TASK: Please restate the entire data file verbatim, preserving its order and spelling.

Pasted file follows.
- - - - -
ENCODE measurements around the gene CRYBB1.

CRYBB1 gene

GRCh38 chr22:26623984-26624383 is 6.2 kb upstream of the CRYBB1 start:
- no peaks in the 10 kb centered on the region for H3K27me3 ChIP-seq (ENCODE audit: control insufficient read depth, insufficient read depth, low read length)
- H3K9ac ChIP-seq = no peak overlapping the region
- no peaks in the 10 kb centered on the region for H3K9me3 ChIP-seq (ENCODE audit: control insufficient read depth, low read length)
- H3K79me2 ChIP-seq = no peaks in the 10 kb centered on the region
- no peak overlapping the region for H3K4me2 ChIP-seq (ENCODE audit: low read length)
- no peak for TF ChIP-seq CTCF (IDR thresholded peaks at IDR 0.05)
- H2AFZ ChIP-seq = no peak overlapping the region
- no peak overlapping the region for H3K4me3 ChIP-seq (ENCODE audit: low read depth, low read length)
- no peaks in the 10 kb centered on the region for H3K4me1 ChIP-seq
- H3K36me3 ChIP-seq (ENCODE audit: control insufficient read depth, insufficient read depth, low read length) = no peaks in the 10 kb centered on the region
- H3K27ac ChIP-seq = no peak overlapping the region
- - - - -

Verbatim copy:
ENCODE measurements around the gene CRYBB1.

CRYBB1 gene

GRCh38 chr22:26623984-26624383 is 6.2 kb upstream of the CRYBB1 start:
- no peaks in the 10 kb centered on the region for H3K27me3 ChIP-seq (ENCODE audit: control insufficient read depth, insufficient read depth, low read length)
- H3K9ac ChIP-seq = no peak overlapping the region
- no peaks in the 10 kb centered on the region for H3K9me3 ChIP-seq (ENCODE audit: control insufficient read depth, low read length)
- H3K79me2 ChIP-seq = no peaks in the 10 kb centered on the region
- no peak overlapping the region for H3K4me2 ChIP-seq (ENCODE audit: low read length)
- no peak for TF ChIP-seq CTCF (IDR thresholded peaks at IDR 0.05)
- H2AFZ ChIP-seq = no peak overlapping the region
- no peak overlapping the region for H3K4me3 ChIP-seq (ENCODE audit: low read depth, low read length)
- no peaks in the 10 kb centered on the region for H3K4me1 ChIP-seq
- H3K36me3 ChIP-seq (ENCODE audit: control insufficient read depth, insufficient read depth, low read length) = no peaks in the 10 kb centered on the region
- H3K27ac ChIP-seq = no peak overlapping the region